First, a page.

forests replace the mangroves along the river banks.
Mto Tana - the former river mouth untill late 19th century or early
20th century, which has now become a very shallow and
Shekiko - the site where the water broke through the sand dunes
in the 1960's now the main connection between the southern
delta and the ocean
Matolo creek - still with a functional connection to the main
View over the mangroves in the delta from the sand dunes in Shekiko
Literature on the Tana delta :
Brakel WH (1984) Seasonal dynamics of suspended sediment plumes from the Tana and Sabaki rivers, Kenya: analysis from Landsat imagery. Remote Sensing of Environment 16: 165-173
Andrews P, Groves CP & Hornes JFM (1975) Ecology of the lower Tana river flood plain (Kenya). Journal of the East Africa Natural History Society and National Museum, no. 151 (31 pp.)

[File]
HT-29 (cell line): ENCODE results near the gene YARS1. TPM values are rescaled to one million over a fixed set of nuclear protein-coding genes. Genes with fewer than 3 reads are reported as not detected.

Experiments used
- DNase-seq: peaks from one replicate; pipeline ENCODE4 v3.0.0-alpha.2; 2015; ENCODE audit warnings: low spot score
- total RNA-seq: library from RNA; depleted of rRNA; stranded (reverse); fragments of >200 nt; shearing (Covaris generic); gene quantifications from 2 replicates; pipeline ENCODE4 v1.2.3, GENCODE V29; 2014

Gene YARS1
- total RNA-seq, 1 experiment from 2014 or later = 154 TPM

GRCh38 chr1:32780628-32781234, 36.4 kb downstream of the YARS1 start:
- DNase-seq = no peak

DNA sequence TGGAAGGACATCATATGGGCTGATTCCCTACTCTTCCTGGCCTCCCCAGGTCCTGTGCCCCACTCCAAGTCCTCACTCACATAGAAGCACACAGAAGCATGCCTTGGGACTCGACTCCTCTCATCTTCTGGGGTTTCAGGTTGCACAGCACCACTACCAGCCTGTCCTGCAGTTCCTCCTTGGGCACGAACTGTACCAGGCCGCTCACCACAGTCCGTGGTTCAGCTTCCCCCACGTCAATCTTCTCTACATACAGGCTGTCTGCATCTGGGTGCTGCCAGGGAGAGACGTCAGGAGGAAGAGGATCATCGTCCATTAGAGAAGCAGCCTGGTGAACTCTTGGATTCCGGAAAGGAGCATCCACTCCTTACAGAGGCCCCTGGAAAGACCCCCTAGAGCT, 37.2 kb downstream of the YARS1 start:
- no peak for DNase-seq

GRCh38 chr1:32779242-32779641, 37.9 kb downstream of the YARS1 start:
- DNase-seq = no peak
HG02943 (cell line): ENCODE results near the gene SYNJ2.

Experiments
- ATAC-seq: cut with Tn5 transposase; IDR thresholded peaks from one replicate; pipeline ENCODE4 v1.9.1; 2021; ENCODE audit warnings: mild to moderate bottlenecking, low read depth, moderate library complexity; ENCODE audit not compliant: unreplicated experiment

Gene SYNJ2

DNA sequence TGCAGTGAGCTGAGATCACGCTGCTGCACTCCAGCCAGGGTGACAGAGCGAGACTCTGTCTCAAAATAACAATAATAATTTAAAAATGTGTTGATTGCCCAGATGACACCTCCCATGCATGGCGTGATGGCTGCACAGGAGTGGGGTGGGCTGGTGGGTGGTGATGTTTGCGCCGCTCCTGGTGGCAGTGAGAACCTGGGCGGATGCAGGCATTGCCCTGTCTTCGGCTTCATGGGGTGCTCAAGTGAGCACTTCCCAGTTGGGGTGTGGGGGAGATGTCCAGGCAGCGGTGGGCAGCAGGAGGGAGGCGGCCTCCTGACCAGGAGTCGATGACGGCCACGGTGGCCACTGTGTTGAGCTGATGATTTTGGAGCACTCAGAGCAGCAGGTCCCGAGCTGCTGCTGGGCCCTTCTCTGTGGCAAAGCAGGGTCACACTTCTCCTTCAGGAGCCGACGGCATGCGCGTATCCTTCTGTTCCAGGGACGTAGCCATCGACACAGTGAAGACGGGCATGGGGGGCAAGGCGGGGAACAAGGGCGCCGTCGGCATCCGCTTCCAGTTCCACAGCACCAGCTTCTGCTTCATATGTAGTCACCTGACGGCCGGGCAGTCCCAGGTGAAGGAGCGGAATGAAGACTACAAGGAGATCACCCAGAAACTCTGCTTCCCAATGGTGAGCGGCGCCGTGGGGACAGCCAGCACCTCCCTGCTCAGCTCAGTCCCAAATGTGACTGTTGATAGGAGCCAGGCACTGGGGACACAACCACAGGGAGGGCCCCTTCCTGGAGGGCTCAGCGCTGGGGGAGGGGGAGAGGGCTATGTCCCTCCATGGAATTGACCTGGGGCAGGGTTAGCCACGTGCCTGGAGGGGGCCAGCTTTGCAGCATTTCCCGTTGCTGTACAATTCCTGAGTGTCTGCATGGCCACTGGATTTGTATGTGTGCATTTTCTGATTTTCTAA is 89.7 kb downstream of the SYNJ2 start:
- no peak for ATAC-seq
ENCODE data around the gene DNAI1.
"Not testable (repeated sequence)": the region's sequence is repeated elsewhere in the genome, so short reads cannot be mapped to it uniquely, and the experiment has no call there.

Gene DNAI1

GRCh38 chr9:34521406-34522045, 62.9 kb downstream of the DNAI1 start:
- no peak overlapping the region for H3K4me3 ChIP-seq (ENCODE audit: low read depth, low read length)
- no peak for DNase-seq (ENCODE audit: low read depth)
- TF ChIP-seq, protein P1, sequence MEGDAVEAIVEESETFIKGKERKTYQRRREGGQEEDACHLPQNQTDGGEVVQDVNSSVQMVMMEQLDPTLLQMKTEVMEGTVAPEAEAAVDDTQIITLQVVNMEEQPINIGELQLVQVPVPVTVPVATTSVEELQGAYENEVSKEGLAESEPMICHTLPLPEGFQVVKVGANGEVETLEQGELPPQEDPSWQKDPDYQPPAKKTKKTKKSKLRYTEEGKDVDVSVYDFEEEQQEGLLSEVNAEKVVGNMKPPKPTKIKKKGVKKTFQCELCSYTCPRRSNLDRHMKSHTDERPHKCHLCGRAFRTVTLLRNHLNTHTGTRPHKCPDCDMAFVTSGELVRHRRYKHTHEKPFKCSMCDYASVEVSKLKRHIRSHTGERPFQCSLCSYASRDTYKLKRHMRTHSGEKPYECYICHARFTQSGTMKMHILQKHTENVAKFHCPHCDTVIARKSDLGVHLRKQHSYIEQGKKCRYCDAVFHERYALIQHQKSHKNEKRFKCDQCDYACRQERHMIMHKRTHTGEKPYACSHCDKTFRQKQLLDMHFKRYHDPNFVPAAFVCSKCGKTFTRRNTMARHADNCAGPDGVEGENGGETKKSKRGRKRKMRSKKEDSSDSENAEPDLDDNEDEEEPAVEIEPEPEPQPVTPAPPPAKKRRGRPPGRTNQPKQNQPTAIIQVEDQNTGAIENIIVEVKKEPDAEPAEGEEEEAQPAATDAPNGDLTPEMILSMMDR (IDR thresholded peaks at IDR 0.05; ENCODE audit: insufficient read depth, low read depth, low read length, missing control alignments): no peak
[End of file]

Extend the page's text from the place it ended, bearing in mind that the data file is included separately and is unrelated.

Maingi JK & Marsh SE (2002) Quantifying hydrological impacts following dam construction along the Tana river, Kenya. Journal of Arid Environments 50: 53-79
Ferguson W (1995) The mangrove ecosystems in the Tana river delta. Unpublished report of the environmental impact assessment of hydropower dams in the Tana River (Grand Falls and Mutonga dams).
There are plenty of papers that deal with the more upstream regions of the lower Tana - most of them are focussed on the floodplain forests and the Tana River Primate Reserve. Also two recent papers on this area are :
Allison EH, & Badjeck MC (2004) Livelihoods, Local Knowledge and the Integration of Economic Development and Conservation Concerns in the Lower Tana River Basin. Hydrobiologia 527: 19-24, and :